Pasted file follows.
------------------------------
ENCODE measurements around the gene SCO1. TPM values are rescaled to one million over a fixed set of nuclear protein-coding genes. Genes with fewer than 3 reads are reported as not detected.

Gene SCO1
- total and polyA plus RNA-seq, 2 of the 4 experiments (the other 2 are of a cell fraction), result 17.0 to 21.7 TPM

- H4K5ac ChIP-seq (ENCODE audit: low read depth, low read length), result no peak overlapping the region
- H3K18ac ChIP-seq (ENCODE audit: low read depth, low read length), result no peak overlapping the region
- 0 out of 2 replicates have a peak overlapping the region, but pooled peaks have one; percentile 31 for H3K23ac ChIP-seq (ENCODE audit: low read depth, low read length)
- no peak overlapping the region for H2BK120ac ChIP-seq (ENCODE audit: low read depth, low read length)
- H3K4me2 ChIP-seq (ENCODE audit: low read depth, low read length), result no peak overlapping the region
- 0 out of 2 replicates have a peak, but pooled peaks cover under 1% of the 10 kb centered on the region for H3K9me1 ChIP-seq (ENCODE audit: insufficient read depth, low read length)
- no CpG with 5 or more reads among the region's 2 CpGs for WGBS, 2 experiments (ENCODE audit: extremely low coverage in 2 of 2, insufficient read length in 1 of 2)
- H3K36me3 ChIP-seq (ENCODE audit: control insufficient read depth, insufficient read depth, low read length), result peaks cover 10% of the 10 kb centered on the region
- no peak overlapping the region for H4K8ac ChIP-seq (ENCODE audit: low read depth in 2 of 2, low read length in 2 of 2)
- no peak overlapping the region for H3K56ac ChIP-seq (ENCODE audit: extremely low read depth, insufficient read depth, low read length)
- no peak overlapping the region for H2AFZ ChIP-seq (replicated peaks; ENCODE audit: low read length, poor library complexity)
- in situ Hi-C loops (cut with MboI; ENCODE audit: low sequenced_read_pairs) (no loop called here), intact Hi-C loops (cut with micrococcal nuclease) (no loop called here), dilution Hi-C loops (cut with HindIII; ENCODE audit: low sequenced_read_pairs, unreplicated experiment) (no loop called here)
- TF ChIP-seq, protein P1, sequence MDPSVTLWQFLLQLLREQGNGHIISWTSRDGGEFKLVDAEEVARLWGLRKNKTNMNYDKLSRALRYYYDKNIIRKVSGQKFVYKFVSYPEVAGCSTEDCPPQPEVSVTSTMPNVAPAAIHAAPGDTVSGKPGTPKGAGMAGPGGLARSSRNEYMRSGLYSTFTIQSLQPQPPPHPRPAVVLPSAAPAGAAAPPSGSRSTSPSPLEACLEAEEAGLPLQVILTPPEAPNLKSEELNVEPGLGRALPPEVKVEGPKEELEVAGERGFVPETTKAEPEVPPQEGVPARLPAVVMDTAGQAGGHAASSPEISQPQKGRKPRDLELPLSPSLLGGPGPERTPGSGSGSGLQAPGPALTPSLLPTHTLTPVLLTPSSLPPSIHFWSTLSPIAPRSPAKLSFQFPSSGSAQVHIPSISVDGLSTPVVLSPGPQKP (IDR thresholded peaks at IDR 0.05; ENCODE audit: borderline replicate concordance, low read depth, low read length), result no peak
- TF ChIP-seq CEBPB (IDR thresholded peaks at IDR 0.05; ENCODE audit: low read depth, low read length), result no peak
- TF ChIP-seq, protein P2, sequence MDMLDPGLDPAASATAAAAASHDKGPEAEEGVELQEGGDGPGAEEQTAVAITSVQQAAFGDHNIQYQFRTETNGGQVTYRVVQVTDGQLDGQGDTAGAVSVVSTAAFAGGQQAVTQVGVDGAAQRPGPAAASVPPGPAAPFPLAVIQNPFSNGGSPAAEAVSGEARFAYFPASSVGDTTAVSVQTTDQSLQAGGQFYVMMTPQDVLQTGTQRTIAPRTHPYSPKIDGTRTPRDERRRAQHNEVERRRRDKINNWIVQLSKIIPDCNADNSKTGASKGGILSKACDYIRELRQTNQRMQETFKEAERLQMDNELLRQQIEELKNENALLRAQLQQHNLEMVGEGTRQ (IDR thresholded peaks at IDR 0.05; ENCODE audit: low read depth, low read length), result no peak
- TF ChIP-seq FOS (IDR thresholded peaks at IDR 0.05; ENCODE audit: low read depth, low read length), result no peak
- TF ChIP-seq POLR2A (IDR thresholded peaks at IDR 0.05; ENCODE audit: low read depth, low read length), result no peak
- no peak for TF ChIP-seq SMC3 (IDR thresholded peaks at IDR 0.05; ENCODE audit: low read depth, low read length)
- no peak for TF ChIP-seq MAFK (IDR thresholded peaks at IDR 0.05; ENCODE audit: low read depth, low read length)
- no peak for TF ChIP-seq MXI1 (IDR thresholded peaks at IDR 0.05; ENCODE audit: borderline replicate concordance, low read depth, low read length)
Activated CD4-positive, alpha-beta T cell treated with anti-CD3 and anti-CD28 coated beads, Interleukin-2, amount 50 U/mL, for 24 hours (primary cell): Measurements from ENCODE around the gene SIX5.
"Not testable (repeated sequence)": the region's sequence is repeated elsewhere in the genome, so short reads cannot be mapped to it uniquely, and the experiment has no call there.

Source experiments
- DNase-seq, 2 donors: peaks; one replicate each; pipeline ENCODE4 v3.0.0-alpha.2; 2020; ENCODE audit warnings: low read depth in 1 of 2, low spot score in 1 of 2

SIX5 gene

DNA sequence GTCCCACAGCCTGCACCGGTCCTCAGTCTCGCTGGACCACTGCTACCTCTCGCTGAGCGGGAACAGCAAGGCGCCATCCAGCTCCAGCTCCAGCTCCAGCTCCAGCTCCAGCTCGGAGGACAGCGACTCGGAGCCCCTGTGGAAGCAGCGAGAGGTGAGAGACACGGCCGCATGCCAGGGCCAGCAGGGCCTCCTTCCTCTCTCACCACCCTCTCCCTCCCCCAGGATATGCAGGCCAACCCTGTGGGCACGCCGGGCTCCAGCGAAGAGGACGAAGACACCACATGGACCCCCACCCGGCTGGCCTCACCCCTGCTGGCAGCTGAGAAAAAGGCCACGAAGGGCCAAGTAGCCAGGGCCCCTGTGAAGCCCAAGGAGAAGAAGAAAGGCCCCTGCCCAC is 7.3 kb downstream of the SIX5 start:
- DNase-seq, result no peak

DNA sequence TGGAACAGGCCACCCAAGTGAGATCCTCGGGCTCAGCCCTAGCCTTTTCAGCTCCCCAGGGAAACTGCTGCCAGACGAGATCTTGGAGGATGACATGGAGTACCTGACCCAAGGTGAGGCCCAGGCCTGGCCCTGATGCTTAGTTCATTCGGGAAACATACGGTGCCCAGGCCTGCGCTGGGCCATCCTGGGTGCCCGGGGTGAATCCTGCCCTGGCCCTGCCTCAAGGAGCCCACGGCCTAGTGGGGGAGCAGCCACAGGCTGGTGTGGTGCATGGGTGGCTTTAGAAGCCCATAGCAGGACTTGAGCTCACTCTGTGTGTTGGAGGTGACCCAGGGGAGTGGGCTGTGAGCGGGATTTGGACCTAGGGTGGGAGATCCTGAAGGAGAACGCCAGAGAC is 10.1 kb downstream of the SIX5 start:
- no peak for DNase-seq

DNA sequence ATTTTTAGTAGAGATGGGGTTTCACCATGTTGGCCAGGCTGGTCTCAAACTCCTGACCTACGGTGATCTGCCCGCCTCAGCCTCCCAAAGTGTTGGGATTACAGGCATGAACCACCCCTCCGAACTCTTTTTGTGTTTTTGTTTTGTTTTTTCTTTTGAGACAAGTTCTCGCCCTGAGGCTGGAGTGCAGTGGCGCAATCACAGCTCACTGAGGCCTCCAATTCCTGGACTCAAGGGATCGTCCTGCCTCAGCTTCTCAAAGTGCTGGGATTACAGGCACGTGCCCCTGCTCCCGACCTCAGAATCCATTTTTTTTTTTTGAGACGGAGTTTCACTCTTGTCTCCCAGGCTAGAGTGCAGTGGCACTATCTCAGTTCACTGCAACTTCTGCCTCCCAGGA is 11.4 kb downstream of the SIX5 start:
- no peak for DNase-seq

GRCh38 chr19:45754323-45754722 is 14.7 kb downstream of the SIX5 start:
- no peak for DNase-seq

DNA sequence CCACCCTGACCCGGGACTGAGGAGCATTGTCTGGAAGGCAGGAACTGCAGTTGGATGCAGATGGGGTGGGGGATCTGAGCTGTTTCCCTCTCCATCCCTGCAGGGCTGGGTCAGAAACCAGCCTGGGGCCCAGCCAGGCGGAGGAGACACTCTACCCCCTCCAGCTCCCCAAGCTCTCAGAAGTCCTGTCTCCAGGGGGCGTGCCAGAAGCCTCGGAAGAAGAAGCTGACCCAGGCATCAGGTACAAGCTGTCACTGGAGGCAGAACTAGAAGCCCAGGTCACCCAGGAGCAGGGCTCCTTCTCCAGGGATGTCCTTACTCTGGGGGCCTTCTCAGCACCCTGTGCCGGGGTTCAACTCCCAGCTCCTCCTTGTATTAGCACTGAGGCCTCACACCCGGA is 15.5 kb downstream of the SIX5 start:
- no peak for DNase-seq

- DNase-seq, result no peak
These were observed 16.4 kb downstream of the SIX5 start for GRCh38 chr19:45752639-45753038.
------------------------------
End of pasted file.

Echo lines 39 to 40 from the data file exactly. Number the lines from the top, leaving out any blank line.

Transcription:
- DNase-seq, result no peak
These were observed 16.4 kb downstream of the SIX5 start for GRCh38 chr19:45752639-45753038.